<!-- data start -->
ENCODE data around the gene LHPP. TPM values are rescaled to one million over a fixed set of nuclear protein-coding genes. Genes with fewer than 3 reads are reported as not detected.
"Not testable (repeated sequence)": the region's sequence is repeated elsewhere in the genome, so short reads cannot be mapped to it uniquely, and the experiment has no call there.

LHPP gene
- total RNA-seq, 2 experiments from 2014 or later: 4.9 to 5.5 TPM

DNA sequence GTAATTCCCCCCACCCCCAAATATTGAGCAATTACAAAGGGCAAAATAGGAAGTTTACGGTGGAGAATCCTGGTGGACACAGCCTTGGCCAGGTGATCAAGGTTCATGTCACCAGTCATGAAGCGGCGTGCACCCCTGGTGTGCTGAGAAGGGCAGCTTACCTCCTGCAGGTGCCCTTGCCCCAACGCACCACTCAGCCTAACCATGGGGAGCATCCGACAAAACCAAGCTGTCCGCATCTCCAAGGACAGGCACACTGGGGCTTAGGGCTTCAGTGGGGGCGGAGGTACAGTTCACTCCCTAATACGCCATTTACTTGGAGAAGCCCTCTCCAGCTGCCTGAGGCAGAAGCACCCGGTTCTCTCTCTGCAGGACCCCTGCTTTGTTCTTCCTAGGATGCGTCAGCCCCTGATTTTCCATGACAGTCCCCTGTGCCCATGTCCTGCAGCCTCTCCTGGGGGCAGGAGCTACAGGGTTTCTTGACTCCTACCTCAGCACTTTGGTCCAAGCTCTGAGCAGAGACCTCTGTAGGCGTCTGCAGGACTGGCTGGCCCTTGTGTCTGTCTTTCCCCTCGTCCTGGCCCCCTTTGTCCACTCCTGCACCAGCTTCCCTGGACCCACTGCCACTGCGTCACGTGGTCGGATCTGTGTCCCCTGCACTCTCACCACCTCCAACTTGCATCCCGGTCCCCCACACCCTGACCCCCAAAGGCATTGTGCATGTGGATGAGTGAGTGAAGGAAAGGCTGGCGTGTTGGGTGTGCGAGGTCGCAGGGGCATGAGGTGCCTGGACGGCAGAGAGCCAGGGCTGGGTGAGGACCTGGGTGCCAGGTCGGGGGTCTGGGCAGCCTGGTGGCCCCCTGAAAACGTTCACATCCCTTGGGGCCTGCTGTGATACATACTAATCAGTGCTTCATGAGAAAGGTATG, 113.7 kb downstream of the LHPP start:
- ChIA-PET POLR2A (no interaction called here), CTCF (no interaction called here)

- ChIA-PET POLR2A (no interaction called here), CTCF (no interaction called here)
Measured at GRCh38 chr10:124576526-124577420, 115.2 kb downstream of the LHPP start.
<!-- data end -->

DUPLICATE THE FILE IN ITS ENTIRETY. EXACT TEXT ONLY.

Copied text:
ENCODE data around the gene LHPP. TPM values are rescaled to one million over a fixed set of nuclear protein-coding genes. Genes with fewer than 3 reads are reported as not detected.
"Not testable (repeated sequence)": the region's sequence is repeated elsewhere in the genome, so short reads cannot be mapped to it uniquely, and the experiment has no call there.

LHPP gene
- total RNA-seq, 2 experiments from 2014 or later: 4.9 to 5.5 TPM

DNA sequence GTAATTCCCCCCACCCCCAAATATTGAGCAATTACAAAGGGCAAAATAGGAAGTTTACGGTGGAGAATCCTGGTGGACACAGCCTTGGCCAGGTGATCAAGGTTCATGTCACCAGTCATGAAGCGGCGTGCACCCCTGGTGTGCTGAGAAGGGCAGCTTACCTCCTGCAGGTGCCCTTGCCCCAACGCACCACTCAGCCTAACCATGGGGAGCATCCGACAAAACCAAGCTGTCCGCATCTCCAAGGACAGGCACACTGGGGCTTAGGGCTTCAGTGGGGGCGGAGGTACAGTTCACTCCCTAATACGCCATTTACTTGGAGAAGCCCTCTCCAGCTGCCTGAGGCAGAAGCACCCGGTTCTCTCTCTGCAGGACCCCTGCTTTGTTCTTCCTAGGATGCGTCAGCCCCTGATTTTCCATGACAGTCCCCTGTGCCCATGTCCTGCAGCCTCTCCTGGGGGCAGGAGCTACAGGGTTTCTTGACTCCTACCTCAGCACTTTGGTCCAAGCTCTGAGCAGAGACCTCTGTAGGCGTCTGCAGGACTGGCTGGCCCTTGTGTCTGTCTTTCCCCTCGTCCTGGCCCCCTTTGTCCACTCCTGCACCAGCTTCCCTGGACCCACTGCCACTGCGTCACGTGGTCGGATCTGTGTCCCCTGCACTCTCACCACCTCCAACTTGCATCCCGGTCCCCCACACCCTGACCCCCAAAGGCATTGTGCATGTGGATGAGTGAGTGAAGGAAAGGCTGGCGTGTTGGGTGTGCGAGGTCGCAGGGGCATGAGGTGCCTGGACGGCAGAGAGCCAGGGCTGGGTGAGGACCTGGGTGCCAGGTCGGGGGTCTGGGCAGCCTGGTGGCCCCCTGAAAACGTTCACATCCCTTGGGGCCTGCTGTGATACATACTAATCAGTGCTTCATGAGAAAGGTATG, 113.7 kb downstream of the LHPP start:
- ChIA-PET POLR2A (no interaction called here), CTCF (no interaction called here)

- ChIA-PET POLR2A (no interaction called here), CTCF (no interaction called here)
Measured at GRCh38 chr10:124576526-124577420, 115.2 kb downstream of the LHPP start.